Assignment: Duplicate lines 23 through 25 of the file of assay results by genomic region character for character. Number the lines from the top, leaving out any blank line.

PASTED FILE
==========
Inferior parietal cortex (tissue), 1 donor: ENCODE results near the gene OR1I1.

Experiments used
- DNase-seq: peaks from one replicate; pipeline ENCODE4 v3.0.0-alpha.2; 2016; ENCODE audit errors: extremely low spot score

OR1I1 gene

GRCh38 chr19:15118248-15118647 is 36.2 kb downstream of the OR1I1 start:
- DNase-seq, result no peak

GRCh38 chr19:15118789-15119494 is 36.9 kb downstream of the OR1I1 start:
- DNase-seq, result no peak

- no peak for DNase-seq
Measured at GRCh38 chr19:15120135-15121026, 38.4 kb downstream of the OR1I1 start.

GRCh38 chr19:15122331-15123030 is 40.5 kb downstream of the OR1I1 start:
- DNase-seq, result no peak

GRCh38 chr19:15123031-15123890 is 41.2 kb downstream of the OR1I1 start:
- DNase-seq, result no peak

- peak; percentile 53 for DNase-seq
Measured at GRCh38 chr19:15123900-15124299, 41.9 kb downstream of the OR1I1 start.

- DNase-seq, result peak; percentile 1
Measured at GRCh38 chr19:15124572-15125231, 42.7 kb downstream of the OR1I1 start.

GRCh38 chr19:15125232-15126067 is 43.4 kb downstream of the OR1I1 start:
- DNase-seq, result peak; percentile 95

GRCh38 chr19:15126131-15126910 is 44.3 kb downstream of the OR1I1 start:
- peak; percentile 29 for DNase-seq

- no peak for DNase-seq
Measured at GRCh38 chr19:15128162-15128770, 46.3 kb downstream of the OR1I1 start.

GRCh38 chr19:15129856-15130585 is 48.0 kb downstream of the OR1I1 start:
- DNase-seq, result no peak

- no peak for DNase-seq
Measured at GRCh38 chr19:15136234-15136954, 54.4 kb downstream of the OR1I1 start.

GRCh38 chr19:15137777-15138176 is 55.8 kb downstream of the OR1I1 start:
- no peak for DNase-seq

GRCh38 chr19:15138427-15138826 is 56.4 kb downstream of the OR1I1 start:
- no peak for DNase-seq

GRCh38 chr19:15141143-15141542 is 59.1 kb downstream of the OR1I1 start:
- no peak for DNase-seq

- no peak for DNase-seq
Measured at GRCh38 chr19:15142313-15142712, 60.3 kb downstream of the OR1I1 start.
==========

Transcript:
- no peak for DNase-seq
Measured at GRCh38 chr19:15128162-15128770, 46.3 kb downstream of the OR1I1 start.

GRCh38 chr19:15129856-15130585 is 48.0 kb downstream of the OR1I1 start: